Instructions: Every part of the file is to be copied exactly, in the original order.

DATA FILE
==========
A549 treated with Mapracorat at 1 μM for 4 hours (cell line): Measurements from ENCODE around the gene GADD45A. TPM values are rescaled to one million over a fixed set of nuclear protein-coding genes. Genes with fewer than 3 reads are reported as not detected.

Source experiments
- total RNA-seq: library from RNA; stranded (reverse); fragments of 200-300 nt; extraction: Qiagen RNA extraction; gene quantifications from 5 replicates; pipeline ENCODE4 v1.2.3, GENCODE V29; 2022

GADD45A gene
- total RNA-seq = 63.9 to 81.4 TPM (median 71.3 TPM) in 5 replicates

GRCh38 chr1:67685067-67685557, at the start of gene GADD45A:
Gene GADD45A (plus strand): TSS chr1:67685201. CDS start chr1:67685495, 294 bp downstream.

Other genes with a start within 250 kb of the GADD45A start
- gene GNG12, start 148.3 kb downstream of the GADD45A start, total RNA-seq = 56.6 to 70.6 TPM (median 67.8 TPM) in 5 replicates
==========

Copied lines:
A549 treated with Mapracorat at 1 μM for 4 hours (cell line): Measurements from ENCODE around the gene GADD45A. TPM values are rescaled to one million over a fixed set of nuclear protein-coding genes. Genes with fewer than 3 reads are reported as not detected.

Source experiments
- total RNA-seq: library from RNA; stranded (reverse); fragments of 200-300 nt; extraction: Qiagen RNA extraction; gene quantifications from 5 replicates; pipeline ENCODE4 v1.2.3, GENCODE V29; 2022

GADD45A gene
- total RNA-seq = 63.9 to 81.4 TPM (median 71.3 TPM) in 5 replicates

GRCh38 chr1:67685067-67685557, at the start of gene GADD45A:
Gene GADD45A (plus strand): TSS chr1:67685201. CDS start chr1:67685495, 294 bp downstream.

Other genes with a start within 250 kb of the GADD45A start
- gene GNG12, start 148.3 kb downstream of the GADD45A start, total RNA-seq = 56.6 to 70.6 TPM (median 67.8 TPM) in 5 replicates